But there are one or two more reasons that make me optimistic. Above all, it is the strong involvement of Eiichirō Oda that could help the Netflix adaptation to succeed. The creator of the one-piece universe worked closely with showrunners Matt Owens and Steven Maeda, allowing him to keep an eye on the spirit of his characters and stories for himself. The first results with a high potential for goosebumps can already be seen in the trailers for the series.
The fact that every change in the story was first approved by Eiichirō Oda is also extremely reassuring. However, the trailers so far suggest that the series sticks closely to the template. However, it would be desirable that the female characters, especially Nami, of course, didn’t have to constantly take a back seat to their male companions in the fights, as is unfortunately all too often the case in the anime. At least one can assume that with the submission of at least 100 manga volumes there would be enough material for further seasons without the threat of unnecessary filler successes and repeated flashbacks (as is unfortunately usual with anime).
But even a brilliant story is nothing without a dedicated cast. With Iñaki Godoy (Luffy), Mackenyu (Zoro), Emily Rudd (Nami), Jacob Gibson (Usopp) and Taz Skylar (Sanji), the crew is as diverse as it is anime-savvy. From the trailer snippets, you can already tell how well they capture the essence of their characters, which is a real art with anime characters. And for all those who have learned to love “One Piece” in the German dubbing, there is still good news. The live-action film is dubbed by the anime’s voice actors! So you can look forward to familiar voices.
All of this together already makes One Piece the best live-action anime adaptation I’ve seen. In view of the previous adaptations, however, the bar is low, while the expectations – also in terms of financial success – are extremely high. So the suspense stays until the end.
Live-action adaptations of anime can’t work – Marlene Polywka, TECHBOOK editor
I’m more excited about the Netflix adaptation of One Piece than I thought. However, I’m generally critical of live-action anime, especially when they come from Netflix. “Death Note”, “Fullmetal Alchemist” and “Cowboy Bebop” made me very careful.
And also, if you look at Hollywood, then in my opinion the negative examples outweigh the negative ones. Ghost in the Shell, starring Scarlett Johannsen, wasn’t a disaster, but it wasn’t good either – especially not as good as the fantastic original. “Black Butler” actually had nothing to do with its great original. “Speed Racer” was just an ugly CGI battle. And let’s never say a word about The Legend of Aang again. What director I adore, M. Night Shyamalan did with one of the best anime of all time still pisses me off.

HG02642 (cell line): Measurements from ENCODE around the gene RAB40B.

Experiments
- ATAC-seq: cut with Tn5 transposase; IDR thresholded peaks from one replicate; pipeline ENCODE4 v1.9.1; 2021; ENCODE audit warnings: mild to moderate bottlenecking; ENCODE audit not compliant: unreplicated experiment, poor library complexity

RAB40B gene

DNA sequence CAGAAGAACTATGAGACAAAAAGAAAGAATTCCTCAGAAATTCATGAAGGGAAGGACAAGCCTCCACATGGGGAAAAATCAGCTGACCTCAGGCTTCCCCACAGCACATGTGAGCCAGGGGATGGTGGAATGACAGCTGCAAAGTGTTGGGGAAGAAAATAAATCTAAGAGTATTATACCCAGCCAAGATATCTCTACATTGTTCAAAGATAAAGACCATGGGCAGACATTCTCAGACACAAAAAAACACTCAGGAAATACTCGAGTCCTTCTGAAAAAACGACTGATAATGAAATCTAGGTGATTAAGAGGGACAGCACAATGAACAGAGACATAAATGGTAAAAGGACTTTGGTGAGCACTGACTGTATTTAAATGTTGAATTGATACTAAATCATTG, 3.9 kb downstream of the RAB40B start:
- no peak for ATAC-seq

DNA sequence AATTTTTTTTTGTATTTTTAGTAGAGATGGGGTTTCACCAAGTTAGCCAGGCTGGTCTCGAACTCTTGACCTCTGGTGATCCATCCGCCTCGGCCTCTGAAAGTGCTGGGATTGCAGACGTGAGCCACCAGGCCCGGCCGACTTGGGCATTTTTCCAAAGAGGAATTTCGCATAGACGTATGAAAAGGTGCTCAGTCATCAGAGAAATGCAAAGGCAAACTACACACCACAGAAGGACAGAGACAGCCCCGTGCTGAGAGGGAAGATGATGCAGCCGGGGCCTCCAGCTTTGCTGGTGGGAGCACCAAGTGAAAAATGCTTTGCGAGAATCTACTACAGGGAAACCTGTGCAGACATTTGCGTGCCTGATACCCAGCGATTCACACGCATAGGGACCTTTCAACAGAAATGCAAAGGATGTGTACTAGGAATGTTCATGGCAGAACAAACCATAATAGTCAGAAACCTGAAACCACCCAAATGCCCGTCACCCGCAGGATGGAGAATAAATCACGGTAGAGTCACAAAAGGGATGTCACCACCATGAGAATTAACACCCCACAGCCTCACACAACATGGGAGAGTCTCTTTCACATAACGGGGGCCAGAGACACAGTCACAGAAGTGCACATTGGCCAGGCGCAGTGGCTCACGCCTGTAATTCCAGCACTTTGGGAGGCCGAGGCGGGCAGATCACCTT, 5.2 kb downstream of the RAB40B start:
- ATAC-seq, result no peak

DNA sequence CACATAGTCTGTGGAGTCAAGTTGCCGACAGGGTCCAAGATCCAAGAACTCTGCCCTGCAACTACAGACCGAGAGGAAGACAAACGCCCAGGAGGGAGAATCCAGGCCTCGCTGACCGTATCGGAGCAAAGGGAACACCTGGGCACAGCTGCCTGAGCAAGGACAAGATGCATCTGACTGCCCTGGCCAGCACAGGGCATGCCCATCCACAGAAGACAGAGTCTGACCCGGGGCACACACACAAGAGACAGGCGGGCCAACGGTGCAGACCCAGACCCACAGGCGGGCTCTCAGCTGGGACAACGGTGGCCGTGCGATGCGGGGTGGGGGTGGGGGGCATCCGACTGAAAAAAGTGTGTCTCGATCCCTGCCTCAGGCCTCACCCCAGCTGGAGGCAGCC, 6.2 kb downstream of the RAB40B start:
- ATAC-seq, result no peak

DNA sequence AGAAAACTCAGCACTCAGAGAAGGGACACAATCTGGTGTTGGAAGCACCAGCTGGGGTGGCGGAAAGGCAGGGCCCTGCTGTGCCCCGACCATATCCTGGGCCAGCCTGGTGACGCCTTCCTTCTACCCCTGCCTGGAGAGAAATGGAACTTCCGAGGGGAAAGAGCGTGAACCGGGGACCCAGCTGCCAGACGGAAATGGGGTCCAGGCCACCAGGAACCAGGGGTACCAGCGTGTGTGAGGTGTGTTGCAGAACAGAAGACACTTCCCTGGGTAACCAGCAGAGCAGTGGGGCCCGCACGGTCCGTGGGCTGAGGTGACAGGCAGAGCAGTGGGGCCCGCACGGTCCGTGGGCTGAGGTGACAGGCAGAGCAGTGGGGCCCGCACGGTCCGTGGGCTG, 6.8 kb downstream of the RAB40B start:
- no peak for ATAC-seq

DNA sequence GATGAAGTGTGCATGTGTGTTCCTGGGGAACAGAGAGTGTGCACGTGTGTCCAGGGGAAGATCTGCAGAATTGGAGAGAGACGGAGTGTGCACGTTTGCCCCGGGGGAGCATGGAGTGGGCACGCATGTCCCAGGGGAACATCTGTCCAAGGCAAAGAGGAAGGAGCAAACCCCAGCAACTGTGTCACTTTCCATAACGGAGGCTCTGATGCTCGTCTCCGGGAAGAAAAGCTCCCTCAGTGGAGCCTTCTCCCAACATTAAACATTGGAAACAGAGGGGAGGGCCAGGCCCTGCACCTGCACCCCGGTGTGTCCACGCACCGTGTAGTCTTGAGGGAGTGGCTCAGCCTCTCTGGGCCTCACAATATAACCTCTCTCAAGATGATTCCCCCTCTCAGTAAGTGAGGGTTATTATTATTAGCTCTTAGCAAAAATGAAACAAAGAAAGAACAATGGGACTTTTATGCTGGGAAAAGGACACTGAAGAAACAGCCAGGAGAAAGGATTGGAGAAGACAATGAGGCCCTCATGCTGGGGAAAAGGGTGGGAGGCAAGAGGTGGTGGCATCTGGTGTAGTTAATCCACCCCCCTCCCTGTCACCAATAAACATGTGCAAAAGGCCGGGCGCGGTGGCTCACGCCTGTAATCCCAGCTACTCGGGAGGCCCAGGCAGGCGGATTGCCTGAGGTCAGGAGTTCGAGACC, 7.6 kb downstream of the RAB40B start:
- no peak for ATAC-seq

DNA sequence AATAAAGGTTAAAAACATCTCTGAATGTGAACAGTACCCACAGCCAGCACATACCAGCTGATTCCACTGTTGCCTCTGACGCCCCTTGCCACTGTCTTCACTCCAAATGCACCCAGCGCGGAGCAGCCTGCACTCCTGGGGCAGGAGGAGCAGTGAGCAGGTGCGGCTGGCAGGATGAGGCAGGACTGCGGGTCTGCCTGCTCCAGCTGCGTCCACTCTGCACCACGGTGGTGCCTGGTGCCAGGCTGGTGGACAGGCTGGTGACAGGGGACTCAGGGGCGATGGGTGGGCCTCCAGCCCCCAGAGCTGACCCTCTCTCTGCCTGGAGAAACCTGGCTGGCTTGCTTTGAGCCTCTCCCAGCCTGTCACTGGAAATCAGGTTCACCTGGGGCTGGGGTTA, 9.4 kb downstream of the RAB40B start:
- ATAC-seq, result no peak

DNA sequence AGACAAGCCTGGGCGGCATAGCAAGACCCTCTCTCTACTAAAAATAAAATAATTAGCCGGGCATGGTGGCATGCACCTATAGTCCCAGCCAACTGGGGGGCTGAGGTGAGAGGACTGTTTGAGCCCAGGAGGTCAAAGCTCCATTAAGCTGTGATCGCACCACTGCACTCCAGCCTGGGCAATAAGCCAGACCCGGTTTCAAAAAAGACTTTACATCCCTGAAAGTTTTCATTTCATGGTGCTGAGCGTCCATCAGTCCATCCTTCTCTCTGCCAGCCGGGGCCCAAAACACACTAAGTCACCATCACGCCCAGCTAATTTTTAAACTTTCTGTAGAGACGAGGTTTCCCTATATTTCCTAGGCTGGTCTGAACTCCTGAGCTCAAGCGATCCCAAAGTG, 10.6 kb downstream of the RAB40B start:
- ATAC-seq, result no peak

As for One Piece, I have very similar concerns. After all, Netflix seems to have understood that there’s no point in cramming an anime of this magnitude into a movie. A series format is simply the most sensible in this regard. And yet the project has so many pitfalls that, in theory, Netflix has to fall over at least one of them. The template is characterized by a special charm and wit that would be difficult to transfer to a live-action film. In all likelihood, Netflix will also not use the sometimes somewhat leisurely pace of narration.
Above all, Netflix cannot possibly construct the imaginative backdrop of an anime with the same emotional depth. The medium simply does not allow that. The same applies to the fight scenes, which are of course completely unrealistic from a realistic point of view. Animes like “One Piece” thrive on totally exaggerated sequences in which a sword blow suddenly causes a hurricane. It just looks ridiculous in a live action film.
While I’m not a hardcore fan of the One Piece anime, even I’m put off by certain details. Whether you want to hang on to the fact that the protagonist Luffy doesn’t wear sandals but sneakers – the reason for this is safety during stunts – is up to you. But the whole look, of which you could get an impression in pictures and trailers, scares me a bit. At no point does this feel like the “One Piece” I know. In any case, the potential is there for the whole project to fail with a bang.